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Jan 4, 2013 by Patrick Icasas in Project Management 101 & Tools

Build a Team Culture of Communication

Team Culture of CommunicationCommunication is vital for any successful project. Not only do team members have to talk to the project manager; they have to talk to each other as well. The problem is that lately, effective communication seems to be more of an acquired skill.

So how can you encourage your team to start talking to each other? More to the point, how can you develop a team culture where updates are freely given, instead of having to pry them out like they were wisdom teeth?

Start the Conversation

You can always just order your team to stick to an update schedule and penalize non-compliant team members. But this approach will make you plenty of enemies on the team, and increase the chance of delinquent behavior.

Instead, explain to your team the reasons for your request and how this process will benefit everyone if they cooperated. Speak to things your team will find important, like more balanced workloads and better coordination between team members—especially ones whose tasks involve multiple dependencies. Take suggestions and incorporate the ones that would work best with your process.

You may have to go around prodding people for updates at first. But if you ask the right way, and make the experience as painless as possible, they will eventually come around and give you updates of their own accord.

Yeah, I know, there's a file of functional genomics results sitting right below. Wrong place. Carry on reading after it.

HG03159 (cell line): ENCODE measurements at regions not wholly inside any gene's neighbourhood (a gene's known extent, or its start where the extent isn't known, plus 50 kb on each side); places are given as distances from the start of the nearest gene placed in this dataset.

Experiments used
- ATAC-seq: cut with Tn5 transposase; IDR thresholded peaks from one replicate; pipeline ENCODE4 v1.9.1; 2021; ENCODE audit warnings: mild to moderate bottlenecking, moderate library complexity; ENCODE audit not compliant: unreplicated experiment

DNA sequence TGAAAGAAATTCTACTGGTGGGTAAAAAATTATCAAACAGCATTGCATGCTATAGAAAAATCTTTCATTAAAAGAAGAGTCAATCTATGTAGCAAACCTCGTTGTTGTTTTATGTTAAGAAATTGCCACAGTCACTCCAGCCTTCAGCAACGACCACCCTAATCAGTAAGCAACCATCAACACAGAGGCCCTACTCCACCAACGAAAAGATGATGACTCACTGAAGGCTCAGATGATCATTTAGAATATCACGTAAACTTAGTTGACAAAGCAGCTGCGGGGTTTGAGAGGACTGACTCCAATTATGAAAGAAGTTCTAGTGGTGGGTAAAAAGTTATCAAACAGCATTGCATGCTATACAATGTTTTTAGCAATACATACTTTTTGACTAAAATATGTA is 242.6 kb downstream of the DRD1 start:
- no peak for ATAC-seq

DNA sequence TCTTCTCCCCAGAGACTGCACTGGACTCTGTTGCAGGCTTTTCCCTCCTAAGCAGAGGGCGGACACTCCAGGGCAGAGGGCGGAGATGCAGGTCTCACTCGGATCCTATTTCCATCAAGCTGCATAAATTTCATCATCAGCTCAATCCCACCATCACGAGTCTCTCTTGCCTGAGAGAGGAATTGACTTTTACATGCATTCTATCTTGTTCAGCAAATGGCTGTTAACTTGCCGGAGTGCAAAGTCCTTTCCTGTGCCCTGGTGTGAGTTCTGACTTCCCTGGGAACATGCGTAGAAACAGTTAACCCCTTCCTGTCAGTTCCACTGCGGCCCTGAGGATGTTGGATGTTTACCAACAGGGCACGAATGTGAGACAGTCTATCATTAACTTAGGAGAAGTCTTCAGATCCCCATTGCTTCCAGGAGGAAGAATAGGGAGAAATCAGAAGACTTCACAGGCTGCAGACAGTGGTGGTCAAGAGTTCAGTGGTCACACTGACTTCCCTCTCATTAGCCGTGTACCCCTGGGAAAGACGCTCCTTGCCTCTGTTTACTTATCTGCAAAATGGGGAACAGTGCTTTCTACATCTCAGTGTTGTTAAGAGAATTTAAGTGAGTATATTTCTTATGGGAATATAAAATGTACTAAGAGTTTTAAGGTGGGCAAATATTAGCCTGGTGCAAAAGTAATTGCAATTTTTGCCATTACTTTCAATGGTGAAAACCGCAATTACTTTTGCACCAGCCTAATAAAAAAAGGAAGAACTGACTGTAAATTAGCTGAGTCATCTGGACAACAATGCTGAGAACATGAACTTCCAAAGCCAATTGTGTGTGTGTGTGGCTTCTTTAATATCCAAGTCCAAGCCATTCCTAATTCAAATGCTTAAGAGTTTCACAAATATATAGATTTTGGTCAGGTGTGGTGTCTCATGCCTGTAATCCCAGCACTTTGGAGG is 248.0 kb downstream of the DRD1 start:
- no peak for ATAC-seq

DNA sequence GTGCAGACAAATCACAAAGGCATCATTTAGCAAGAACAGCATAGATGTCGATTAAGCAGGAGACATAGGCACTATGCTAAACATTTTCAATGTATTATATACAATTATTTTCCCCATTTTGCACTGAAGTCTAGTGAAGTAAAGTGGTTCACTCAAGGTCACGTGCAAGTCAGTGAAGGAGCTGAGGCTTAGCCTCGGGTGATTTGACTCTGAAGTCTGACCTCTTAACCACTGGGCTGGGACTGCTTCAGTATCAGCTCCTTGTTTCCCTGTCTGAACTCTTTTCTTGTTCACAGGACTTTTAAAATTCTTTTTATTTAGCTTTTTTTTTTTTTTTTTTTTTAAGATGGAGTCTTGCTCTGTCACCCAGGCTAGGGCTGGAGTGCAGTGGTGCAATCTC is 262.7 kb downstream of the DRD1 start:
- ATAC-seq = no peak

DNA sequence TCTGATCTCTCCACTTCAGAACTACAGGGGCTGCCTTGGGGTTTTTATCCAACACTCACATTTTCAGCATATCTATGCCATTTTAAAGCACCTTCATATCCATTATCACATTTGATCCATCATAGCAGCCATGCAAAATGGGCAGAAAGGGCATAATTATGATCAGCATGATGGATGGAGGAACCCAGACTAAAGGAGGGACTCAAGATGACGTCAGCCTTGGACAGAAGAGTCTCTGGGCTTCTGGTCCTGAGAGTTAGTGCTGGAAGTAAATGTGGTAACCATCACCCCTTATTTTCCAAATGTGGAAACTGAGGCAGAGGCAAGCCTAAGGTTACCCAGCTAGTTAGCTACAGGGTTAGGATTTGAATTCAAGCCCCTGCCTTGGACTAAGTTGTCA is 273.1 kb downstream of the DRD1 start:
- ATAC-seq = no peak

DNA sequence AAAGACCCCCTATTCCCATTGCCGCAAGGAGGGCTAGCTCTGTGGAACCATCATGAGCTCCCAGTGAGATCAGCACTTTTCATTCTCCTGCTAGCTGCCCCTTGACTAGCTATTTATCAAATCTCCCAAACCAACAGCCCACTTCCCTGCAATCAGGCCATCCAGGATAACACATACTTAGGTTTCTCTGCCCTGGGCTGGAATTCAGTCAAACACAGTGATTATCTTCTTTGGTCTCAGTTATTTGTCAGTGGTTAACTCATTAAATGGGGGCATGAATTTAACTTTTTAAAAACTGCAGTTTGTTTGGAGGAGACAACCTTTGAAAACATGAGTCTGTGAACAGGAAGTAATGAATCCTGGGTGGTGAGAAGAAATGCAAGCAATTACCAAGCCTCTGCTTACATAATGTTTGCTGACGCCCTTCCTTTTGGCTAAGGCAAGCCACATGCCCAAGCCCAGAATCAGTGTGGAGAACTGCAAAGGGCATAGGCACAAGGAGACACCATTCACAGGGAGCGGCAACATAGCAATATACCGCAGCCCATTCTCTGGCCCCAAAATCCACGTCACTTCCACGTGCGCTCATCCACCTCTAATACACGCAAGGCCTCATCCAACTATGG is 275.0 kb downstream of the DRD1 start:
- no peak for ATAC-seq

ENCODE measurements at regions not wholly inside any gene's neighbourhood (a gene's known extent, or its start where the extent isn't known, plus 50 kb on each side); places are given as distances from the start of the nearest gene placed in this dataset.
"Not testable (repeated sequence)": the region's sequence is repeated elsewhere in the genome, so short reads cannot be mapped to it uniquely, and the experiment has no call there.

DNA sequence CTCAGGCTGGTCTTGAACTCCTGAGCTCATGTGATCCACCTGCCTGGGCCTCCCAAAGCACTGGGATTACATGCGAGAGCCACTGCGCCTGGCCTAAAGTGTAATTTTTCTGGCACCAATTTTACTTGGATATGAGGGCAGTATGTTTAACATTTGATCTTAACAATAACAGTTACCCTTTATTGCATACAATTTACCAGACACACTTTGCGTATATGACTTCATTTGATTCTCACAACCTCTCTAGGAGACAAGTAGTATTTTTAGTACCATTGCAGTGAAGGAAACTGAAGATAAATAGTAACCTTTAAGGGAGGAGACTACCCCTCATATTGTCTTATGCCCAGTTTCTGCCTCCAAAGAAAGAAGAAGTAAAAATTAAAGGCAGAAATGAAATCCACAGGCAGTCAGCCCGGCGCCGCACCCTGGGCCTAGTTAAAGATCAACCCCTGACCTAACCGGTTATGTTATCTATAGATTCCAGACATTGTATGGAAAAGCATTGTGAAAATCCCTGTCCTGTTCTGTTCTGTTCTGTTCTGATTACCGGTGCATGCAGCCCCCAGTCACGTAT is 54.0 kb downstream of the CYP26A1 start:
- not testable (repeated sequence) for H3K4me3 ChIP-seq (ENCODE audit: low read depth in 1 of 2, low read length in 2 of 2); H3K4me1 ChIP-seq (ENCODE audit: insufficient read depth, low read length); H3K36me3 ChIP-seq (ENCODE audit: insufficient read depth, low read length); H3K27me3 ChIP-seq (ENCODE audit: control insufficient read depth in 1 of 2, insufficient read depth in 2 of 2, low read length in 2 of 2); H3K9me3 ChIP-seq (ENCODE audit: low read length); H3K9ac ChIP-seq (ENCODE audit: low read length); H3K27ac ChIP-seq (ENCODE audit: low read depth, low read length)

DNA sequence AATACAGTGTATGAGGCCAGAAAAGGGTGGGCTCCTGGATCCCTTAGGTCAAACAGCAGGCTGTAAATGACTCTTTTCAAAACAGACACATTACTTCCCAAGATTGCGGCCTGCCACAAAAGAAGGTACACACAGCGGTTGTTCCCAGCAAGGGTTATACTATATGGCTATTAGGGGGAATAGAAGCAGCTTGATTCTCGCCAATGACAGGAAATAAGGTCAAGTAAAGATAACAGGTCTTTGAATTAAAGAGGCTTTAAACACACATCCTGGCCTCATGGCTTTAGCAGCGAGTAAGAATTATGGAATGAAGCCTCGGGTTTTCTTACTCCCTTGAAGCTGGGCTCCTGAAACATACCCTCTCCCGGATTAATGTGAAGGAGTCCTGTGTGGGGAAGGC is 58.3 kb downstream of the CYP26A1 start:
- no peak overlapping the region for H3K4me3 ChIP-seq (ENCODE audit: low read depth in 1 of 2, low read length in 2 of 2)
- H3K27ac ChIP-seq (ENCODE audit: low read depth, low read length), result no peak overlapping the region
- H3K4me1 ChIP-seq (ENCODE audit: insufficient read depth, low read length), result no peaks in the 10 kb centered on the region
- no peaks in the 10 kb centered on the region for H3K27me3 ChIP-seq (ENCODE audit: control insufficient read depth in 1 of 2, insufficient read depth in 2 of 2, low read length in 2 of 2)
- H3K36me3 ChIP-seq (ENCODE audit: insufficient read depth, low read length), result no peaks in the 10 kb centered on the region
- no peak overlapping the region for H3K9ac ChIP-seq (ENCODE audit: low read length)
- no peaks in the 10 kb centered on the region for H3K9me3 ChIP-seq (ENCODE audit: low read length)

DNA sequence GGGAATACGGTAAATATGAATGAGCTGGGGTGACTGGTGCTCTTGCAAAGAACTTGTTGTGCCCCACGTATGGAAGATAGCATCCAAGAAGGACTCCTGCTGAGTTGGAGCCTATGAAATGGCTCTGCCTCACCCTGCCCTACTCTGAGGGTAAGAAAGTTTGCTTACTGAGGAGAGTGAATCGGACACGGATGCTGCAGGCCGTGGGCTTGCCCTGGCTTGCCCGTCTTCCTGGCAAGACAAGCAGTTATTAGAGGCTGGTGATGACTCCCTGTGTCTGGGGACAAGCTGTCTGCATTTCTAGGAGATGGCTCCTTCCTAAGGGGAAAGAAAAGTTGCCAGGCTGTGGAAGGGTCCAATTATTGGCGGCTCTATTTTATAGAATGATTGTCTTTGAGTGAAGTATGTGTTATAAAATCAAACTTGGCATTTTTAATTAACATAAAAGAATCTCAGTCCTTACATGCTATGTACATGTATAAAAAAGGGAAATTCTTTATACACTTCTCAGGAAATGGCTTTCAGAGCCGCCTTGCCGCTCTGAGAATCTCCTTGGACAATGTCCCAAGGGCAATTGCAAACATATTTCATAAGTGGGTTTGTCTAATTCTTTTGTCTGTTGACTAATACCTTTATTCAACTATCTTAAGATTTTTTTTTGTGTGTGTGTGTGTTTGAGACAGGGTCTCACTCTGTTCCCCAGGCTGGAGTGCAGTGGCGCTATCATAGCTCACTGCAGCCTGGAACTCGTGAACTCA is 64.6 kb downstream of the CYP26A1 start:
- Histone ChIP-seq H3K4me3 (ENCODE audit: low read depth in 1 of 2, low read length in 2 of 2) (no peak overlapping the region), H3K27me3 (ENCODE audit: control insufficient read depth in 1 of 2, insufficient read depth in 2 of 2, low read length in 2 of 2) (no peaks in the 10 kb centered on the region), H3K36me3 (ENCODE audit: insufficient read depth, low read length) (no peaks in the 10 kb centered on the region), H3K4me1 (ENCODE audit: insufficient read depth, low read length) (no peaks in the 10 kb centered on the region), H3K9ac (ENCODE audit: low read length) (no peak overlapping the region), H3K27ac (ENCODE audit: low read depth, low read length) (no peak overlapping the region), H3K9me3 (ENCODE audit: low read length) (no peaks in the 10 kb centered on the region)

Speak to a Purpose

Your project is going to generate a lot of status updates, and they’re all going to be clamoring for your attention. You need to make sure that your team is giving relevant status updates that are either a) actionable, or b) informative.

Unfortunately, having a schedule or system for updates will sometimes result in updates that are given just for the sake of something to submit. Educate your team on the difference between useful updates, and those that are just noise.

Bad News is Better than No News

This tip depends heavily on how you take bad news. Do you tend to freak out when you’re told about delays, or do you react calmly? The former will seriously hamper your attempts to build a culture of communication. If you can keep your head when faced with bad news, then your team will have an easier time approaching you.

Stress to your team that you’d much rather hear about problems as early as possible, so that you can work with the team to find a viable solution.

Image credit: Jean M. Mas, Flickr

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Patrick Icasas

Patrick Icasas is a former marketing project manager with 7 years of marketing and PR agency experience, managing creative projects for brands such as Nokia, Verizon Wireless, and Adobe. He now spends his time helping people make the most out of their project management software and entertaining his 5 year old daughter.

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